Thomas had studied in Britain under John Ruskin and Dante Gabriel Rossetti, members of the Pre-Raphaelite Brotherhood.
Farrer emigrated to America in 1863 and opened a studio in New New York In his first years as a professional artist in the 1860s, Farrer painted Pre-Raphaelite still lives, some landscapes and marine works, and also began his first efforts at etching. In the 1870s, Farrer"s landscape work shifted to the tonalist style for which he is best remembered.
He co-founded the American Watercolor Society and, unlike most artists of the time, painted in water colours almost exclusively.
His tonalist landscapes, which he continued to create into the 1890s, typically depict a misty or cloudy landscape with a marsh or small pond in the foreground. The sun is often setting in a Farrer painting, and the overall feeling one of stillness.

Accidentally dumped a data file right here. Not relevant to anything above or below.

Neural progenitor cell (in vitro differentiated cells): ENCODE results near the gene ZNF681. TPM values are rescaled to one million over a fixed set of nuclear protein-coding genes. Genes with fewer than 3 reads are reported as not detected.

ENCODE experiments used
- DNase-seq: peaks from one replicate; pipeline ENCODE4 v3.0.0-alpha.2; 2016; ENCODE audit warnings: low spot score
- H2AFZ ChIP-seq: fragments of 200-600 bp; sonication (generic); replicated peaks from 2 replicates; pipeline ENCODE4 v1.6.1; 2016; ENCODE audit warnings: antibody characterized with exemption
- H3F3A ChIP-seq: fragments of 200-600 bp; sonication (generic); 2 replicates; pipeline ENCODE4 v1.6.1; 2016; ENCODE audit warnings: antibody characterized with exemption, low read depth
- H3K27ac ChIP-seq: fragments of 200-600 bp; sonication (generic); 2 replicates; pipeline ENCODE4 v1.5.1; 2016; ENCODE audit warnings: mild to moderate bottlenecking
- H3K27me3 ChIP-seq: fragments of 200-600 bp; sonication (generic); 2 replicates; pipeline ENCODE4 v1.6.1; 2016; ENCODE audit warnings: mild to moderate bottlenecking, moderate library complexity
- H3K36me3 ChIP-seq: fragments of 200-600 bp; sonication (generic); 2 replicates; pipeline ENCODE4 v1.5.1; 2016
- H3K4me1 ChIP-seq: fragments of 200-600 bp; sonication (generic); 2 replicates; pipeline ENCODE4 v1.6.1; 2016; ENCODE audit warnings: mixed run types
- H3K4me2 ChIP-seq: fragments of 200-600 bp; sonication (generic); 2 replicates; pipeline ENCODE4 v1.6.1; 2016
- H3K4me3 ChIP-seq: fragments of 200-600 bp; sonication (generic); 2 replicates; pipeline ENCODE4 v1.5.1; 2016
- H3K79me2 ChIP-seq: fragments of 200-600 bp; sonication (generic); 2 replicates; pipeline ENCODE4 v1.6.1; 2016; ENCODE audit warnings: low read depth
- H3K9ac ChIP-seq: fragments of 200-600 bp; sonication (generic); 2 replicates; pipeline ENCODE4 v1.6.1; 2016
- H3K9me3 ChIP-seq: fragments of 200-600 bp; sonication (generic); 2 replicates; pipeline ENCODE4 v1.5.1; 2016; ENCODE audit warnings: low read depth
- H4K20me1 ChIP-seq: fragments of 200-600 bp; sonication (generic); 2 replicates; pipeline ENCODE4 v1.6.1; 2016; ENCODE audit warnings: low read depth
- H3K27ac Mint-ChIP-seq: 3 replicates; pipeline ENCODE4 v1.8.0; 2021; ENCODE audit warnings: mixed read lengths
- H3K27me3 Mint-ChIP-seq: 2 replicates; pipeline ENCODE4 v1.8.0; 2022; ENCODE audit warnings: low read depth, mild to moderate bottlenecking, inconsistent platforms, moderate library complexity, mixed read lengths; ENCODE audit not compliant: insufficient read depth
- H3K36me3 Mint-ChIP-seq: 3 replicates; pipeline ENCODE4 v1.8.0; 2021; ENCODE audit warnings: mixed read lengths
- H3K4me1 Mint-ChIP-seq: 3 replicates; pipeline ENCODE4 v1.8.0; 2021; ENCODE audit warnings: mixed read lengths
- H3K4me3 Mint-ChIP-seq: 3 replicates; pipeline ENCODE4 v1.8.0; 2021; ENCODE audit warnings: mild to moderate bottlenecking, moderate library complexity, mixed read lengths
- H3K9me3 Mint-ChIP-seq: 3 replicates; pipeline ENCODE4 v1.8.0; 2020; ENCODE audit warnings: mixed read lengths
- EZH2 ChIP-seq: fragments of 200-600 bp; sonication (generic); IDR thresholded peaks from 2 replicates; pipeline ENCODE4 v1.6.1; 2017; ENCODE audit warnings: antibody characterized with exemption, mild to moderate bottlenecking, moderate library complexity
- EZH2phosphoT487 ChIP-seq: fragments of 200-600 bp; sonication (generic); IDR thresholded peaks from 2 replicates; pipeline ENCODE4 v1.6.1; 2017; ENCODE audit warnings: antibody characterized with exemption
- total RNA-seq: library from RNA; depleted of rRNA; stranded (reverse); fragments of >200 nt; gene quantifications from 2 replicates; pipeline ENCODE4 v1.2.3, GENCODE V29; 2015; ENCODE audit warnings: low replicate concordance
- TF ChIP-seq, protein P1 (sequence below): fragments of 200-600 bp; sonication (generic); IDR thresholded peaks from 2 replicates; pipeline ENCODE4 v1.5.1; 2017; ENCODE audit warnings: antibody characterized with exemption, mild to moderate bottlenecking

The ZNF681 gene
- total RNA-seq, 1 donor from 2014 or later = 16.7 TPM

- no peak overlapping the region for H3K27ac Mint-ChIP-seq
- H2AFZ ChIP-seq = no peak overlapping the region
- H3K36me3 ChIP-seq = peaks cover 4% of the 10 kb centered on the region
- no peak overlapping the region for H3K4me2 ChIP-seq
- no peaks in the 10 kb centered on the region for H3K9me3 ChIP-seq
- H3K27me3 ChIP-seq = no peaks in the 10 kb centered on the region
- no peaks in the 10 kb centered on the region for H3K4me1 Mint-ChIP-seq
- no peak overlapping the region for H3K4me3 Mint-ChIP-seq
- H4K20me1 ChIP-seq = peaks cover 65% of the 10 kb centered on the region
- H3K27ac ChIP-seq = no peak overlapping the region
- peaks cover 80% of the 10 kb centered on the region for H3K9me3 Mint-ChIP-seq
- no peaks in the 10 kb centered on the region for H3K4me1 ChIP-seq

During the same period, Farrer became a driving force in the Etching Revival in America. Farrer"s best known etchings depict New New York
He etched a series of street scenes in the 1860s, and another series of New York Harbor scenes in the late 1870s and 1880s.
Farrer is buried in Brompton Cemetery, London.
He was a founding member of the New York Etching Club in 1877, and active in the promotion of etching as a creative medium rather than a reproductive one.